THE INSURGENCE of CHAN SANTA CRUZ
BOOK TWO: BOOK of the CAMPAÑA
CHAPTER TWENTY SIX
The telegraph, that thread of Mercury which had been lain as far as Tabi, could transmit, in half an hour, messages to Peto, then Merida and Mexico City beyond. The capitals of Yucatan and the Republic thus learned the news that the capital of the rebels would come again into the possession of the Republic.
The daily newspapers of the first week of May celebrated this glorious occasion, leaving the more contentious issue of the destiny of the East as part of Yucatan or as a Federal possession for future digestion. All but the most implacable of the anti-territorialists had welcomed this victory, for 1847 still resonated, and prospects of another indian attack, combining with several intermittent peasant insurrection in the years since had preyed upon the peace of Yucatecans. Thus don Antonio Macias, seated in the patio of his estate by the Paseo de Montejo, reading the essay of the educated and esteemed attorney Ynigo Oliva, welcomed the refutation that worthy party made to a British contention that compared the war against the Cruzob with that being waged against the Boers in Southern Africa.
"How typical of England," Oliva accused, "to thus demean the efforts of the valiant forces of the Republic by attributing the slightest legitimacy to the opposition. These Maya are not patriots, but rebels. They are without learning, without reason, without even a flag. To compare them with the Boers is preposterous."
Don Antonio noted that the essay would continue, and he let the paper fall. He was happy only that the long campaign was over, and José would soon be home. He had earned his measure of youthful valor and adventure; soon, the routine of occupation would prove tiresome and without remuneration, so don Antonio believed, for he was a henequero who dismissed the possibility that a man could find either fiscal or spiritual fulfillment milking the excretions of tree sap for people to put in their mouths. José would return having done his duty, and even with a scar as evidence of his patriotism. Among the dissipated Merida youth, he would stand out as the ceiba among shrubs. Anything was possible, perhaps even a political career. That was Rigoberto's dream, which he had partially realized by taking up the study of law... which fact somewhat disturbed don Antonio, who had seen more than one henequero neglect his estanción as a consequence of being sucked into the political intrigues of Merida. Well, if his older son capitulated to the siren of political intriguing, José, perhaps, could run the estanción of Idznacab. A military education was perhaps most suitable for managing a plantation, and his engineering aptitudes could as well be put to use in the maintenance of the new machinery as with artillery.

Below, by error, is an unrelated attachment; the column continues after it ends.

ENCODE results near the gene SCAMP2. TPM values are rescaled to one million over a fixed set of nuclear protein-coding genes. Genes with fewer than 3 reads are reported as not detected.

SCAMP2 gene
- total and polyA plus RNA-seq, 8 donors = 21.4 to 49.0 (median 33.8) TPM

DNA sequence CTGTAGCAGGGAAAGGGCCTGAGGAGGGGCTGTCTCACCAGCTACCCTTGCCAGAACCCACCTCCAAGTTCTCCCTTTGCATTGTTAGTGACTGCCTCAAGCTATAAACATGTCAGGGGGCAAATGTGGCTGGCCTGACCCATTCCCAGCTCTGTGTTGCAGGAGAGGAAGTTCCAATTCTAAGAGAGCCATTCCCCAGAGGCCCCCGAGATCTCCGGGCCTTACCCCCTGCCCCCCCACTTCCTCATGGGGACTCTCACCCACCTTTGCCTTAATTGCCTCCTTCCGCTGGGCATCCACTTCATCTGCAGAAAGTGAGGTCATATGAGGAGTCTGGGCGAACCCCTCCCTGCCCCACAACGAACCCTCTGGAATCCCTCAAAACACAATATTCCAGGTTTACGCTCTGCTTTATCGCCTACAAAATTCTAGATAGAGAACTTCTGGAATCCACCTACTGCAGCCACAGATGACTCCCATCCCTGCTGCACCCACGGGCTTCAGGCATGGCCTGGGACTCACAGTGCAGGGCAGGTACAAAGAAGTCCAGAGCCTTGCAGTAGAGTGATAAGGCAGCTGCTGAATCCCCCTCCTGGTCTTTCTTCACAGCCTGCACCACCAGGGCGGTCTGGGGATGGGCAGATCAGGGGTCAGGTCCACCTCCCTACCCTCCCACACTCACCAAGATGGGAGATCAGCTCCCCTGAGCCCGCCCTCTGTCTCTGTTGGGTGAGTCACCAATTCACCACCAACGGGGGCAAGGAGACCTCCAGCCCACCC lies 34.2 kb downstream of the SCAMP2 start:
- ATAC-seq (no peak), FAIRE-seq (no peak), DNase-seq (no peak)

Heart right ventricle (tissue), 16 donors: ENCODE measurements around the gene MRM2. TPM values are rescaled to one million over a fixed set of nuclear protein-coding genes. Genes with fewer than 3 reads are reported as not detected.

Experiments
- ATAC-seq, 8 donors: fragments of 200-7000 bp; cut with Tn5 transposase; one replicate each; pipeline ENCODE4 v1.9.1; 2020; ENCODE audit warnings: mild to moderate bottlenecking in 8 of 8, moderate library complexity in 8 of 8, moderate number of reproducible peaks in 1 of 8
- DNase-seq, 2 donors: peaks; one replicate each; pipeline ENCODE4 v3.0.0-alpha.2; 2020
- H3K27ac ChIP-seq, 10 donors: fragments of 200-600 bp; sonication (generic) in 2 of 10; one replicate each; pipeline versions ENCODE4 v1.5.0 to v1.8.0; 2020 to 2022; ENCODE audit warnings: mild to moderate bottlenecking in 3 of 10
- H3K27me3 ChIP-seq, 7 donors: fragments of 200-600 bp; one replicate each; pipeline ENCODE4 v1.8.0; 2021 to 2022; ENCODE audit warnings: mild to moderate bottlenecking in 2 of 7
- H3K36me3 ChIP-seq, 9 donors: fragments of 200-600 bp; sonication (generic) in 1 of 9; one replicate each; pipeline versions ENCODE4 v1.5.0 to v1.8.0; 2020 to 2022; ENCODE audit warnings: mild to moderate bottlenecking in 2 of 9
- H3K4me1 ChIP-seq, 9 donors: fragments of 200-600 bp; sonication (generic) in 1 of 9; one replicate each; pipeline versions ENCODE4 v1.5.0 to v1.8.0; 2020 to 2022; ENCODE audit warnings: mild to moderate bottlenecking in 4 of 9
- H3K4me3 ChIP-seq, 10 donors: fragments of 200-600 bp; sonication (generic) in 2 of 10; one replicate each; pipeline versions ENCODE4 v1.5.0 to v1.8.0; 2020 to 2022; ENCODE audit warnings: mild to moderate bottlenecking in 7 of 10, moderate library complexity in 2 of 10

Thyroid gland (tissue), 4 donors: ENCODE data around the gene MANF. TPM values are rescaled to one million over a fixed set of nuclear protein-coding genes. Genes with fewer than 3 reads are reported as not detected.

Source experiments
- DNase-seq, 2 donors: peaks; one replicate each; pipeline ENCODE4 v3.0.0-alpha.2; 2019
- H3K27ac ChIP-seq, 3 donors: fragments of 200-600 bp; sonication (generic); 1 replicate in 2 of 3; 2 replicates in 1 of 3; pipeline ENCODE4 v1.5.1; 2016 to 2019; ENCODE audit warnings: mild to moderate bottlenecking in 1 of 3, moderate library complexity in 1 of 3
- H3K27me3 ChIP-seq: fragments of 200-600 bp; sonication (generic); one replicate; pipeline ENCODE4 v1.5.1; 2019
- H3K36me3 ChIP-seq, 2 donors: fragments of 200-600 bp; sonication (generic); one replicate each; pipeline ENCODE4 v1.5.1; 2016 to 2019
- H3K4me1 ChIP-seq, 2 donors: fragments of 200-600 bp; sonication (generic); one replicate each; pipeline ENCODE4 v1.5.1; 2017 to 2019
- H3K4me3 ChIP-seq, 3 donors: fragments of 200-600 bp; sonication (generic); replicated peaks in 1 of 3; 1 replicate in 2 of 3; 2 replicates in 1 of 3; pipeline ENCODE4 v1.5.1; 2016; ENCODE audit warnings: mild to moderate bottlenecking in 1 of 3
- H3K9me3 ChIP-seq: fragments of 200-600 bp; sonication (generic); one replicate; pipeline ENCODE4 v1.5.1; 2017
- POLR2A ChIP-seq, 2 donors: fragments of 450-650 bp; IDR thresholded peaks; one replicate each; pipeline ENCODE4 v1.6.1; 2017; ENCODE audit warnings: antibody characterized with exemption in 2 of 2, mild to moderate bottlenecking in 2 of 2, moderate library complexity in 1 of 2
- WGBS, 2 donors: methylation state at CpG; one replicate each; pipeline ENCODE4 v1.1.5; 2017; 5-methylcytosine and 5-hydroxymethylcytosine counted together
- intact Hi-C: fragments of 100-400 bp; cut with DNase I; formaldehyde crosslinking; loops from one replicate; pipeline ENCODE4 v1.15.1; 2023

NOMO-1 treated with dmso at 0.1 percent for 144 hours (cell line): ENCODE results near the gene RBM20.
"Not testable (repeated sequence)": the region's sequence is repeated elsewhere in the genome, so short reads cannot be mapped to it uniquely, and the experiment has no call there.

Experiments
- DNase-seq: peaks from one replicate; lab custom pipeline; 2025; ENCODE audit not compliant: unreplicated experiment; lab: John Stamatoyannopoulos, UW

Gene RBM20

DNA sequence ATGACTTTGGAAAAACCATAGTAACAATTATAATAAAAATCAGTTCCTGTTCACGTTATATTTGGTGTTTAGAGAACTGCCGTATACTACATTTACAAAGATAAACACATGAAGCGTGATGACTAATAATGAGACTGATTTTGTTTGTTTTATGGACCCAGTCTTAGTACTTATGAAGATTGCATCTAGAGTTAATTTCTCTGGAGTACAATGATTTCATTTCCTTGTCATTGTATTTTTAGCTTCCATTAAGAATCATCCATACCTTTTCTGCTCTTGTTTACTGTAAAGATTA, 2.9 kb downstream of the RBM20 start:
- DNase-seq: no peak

Don Antonio had finally capitulated to the Molina agency by ordering, on credit, devices which, as the American manufacturers swore, would halve the time in baling henequen for shipment. The hacendado was ignorant of, and distrusted machinery, but, unlike some of his contemporaries, acknowledged the future domination of the steam engine over the horse; he willingly had mortgaged his properties once more to keep pace with his competitors.
The young century, wide-eyed and pampered by circumstance, almost seemed a tangible creature in these hours, dozing like a cat in the warm afternoon on the Macias patio, dreaming of horns of plenty that never lacked for the cream which bubbles ever upwards from the bounteous font of science.
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